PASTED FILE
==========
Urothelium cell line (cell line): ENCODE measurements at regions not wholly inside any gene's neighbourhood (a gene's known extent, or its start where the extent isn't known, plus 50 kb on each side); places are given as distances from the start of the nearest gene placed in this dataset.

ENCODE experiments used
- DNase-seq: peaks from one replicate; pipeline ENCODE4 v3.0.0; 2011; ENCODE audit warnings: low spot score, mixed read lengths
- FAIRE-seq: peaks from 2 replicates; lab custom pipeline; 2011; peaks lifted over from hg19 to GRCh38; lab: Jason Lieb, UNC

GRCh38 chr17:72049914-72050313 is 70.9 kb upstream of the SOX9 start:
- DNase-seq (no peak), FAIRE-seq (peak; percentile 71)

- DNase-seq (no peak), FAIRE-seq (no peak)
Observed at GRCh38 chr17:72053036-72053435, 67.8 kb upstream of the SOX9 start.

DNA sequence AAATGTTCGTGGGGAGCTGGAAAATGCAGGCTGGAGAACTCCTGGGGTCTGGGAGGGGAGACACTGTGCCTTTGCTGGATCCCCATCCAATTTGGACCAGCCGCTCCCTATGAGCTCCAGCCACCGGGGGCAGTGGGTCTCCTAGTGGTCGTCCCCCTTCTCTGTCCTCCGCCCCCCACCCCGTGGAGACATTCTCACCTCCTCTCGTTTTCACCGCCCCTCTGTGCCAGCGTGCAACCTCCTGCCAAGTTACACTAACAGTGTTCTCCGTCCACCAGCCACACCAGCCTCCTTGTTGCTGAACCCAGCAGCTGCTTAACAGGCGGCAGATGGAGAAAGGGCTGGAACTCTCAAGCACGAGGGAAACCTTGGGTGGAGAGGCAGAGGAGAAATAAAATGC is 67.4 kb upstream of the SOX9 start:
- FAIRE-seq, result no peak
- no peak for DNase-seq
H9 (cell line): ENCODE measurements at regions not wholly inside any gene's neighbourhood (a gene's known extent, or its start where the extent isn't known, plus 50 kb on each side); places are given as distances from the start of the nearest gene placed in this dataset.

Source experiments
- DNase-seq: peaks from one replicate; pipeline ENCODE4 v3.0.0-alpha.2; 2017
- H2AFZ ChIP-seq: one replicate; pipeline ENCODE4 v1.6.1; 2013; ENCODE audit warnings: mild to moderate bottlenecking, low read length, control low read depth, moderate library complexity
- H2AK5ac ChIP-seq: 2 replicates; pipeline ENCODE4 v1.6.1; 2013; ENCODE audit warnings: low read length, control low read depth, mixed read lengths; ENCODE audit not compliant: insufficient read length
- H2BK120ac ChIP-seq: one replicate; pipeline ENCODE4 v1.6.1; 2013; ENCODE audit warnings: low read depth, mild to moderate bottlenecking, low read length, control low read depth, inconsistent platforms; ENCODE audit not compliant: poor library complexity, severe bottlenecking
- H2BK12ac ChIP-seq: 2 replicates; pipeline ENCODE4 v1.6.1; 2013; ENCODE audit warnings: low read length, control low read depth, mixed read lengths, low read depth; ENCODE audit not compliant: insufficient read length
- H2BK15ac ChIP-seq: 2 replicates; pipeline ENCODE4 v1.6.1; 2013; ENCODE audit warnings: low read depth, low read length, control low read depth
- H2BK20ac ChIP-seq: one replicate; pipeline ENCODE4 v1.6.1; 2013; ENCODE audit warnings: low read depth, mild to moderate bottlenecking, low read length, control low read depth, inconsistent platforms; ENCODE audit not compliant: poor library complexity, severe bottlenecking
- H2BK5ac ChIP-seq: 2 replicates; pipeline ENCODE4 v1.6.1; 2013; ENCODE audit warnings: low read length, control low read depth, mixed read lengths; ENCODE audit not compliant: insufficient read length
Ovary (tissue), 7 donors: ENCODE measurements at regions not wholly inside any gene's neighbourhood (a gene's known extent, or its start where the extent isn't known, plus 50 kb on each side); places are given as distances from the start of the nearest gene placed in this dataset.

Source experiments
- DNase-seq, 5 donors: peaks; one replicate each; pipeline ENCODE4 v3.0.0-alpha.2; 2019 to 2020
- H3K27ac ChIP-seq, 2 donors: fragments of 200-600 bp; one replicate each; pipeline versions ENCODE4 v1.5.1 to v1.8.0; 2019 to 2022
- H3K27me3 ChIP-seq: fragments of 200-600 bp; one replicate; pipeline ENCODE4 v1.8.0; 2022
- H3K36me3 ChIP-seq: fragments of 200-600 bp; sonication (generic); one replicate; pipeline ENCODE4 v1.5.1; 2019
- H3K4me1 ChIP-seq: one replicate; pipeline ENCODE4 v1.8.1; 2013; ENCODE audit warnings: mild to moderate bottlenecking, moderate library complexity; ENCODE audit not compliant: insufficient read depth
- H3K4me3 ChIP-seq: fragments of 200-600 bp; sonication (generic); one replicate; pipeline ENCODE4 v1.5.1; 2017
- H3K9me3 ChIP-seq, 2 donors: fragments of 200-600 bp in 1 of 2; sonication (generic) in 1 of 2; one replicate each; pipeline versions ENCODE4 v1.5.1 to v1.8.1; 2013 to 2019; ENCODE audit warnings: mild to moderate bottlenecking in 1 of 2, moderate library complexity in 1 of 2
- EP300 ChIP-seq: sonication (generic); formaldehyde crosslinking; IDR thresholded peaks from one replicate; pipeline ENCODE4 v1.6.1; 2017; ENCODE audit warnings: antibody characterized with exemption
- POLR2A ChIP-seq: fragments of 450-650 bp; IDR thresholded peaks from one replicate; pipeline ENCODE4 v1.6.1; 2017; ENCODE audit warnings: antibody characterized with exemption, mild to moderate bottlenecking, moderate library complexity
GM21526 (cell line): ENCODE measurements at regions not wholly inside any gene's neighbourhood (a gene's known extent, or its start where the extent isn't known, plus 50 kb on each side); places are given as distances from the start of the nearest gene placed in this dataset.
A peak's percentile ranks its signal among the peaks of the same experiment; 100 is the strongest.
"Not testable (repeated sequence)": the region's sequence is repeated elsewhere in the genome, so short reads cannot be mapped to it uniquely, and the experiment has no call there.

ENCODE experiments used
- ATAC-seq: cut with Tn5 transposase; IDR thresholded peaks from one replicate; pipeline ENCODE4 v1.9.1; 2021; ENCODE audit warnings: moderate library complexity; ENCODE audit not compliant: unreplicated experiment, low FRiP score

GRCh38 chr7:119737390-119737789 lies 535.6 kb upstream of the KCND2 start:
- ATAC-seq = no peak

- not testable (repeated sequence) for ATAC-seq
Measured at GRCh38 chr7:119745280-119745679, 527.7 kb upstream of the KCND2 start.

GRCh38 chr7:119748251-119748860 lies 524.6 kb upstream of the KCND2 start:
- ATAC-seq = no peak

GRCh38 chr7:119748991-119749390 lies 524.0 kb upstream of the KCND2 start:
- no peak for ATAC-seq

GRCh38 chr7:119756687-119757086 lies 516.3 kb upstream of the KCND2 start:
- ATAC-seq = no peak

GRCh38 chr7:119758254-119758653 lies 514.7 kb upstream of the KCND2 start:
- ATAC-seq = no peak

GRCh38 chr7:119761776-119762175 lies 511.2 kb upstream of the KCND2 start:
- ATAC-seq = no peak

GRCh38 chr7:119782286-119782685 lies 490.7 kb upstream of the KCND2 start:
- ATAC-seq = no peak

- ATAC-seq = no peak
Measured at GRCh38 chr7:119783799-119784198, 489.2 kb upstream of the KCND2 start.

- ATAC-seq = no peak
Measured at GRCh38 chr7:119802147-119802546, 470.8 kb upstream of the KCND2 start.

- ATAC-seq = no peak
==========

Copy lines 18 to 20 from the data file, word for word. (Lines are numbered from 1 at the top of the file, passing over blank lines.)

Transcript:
- H2BK12ac ChIP-seq: 2 replicates; pipeline ENCODE4 v1.6.1; 2013; ENCODE audit warnings: low read length, control low read depth, mixed read lengths, low read depth; ENCODE audit not compliant: insufficient read length
- H2BK15ac ChIP-seq: 2 replicates; pipeline ENCODE4 v1.6.1; 2013; ENCODE audit warnings: low read depth, low read length, control low read depth
- H2BK20ac ChIP-seq: one replicate; pipeline ENCODE4 v1.6.1; 2013; ENCODE audit warnings: low read depth, mild to moderate bottlenecking, low read length, control low read depth, inconsistent platforms; ENCODE audit not compliant: poor library complexity, severe bottlenecking